Stanlaske describes herself as a tenacious perfectionist in her career, a trait she believes contributed to NAESA’s achieving American National Standards Institute (ANSI) accreditation (ELEVATOR WORLD, November 2013). “I have a strong work ethic and, thankfully, so do Emerald [McGehee] and Felicity [Wilkinson], NAESA’s other two staff members,” she said. “We make a great team, and I recognize that our organization would not be as successful as it is without them or the numerous volunteers that assist us.” While people support NAESA, Stanlaske and her husband of 21 years, Bob, support the Elevator Escalator Safety Foundation (EESF) each year with their Wino in Tenino event that includes wood-fired pizza, barbecue and a silent auction.

“It was a terrific feeling to walk onto a jobsite that had nothing but an empty hoistway and leave it with a running car.”

Besides EW, the majority of Stanlaske’s industry-related reading consists of codebooks. She makes an effort to attend NAESA’s regional workshops, which give her the opportunity to meet and speak with NAESA members and certified inspectors, and hear about any concerns firsthand. She has also attended NAEC’s annual convention. Ironically, she said, the recession has had a positive effect on NAESA. She explains:

“Typically, individuals working in the elevator industry in construction or maintenance are paid more than elevator inspectors. It can be very difficult to recruit inspectors when construction is booming. However, once faced with retirement or layoff, individuals often find the inspection facet of the industry to be much more appealing, despite the reduction in wages.”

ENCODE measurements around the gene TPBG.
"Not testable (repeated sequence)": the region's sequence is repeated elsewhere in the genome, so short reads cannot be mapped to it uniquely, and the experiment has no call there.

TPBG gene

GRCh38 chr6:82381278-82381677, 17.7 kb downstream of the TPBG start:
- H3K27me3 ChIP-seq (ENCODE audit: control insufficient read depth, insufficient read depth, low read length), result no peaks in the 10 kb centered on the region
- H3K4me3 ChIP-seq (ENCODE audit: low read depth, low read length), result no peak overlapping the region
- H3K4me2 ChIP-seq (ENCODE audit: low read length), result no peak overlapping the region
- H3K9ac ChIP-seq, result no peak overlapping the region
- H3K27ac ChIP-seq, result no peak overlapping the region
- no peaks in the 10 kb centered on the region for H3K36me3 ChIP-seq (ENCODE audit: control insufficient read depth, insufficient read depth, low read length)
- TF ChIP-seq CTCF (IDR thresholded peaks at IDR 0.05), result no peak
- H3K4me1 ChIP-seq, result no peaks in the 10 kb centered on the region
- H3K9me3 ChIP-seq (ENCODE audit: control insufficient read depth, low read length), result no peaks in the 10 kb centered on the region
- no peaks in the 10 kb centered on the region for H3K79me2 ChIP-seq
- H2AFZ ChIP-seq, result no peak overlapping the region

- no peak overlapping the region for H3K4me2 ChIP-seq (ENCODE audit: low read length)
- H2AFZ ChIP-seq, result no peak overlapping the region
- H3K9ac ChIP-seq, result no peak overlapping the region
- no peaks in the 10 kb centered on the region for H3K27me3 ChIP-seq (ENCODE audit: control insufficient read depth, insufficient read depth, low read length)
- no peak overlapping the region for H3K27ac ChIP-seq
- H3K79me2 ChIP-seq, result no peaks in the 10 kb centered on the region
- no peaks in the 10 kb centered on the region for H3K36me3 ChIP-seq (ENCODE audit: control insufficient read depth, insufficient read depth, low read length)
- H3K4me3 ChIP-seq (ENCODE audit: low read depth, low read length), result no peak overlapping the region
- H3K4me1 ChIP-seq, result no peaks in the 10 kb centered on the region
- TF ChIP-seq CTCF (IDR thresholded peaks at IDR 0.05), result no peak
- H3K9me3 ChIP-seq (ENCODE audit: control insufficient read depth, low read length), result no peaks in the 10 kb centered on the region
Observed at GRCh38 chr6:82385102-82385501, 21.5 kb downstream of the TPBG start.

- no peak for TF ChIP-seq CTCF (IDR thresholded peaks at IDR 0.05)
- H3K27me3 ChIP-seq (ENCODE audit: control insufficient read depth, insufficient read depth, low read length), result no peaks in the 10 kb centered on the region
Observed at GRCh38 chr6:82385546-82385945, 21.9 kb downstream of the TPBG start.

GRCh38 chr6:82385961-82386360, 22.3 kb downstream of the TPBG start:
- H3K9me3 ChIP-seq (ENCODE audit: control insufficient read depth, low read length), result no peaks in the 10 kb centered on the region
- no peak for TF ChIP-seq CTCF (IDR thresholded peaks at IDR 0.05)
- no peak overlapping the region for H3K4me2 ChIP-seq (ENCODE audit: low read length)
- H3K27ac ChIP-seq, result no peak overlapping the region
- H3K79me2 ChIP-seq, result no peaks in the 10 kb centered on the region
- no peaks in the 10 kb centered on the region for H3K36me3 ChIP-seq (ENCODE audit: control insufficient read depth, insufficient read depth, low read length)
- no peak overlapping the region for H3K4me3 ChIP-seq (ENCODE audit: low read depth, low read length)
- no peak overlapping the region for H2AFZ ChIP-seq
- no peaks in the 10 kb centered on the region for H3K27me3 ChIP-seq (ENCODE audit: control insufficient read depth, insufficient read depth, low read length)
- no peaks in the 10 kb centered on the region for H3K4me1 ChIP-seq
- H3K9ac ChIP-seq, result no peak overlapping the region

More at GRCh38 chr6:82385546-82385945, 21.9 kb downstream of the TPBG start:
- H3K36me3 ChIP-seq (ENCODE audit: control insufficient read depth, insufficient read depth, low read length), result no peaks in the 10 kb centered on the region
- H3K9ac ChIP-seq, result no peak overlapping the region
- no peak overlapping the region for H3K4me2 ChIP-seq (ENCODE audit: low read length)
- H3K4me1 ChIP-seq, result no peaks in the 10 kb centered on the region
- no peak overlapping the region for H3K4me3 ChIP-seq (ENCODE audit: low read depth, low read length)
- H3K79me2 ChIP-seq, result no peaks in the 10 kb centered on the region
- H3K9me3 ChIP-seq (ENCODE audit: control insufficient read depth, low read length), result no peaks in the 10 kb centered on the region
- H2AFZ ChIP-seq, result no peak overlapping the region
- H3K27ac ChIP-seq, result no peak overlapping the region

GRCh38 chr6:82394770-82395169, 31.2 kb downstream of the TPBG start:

Stanlaske said being flexible, efficient, cost conscious and tech savvy are keys to surviving the economic downturn.

In her spare time, Stanlaske enjoys quilting, gardening and reading mystery novels by Janet Evanovich. She and Bob love to travel and recently enjoyed a chartered fishing trip that wound its way through the Alaskan islands. It was the true definition of a getaway, she said, with lots of wildlife sightings, the catching of her first halibut, and, best of all, no Internet or cell-phone service. On the opposite end of the spectrum, she would love to visit the Luxor Hotel in Las Vegas and speak with the mechanics about how they installed its inclined elevator. She is also fascinated by the mechanics of the elevator within the St. Louis Arch. Looking back on her career, Stanlaske said she has no regrets. “I don’t believe I would have done anything differently,” she said. “I am truly blessed to be a part of such a great transportation industry that touches so many lives on a daily basis.”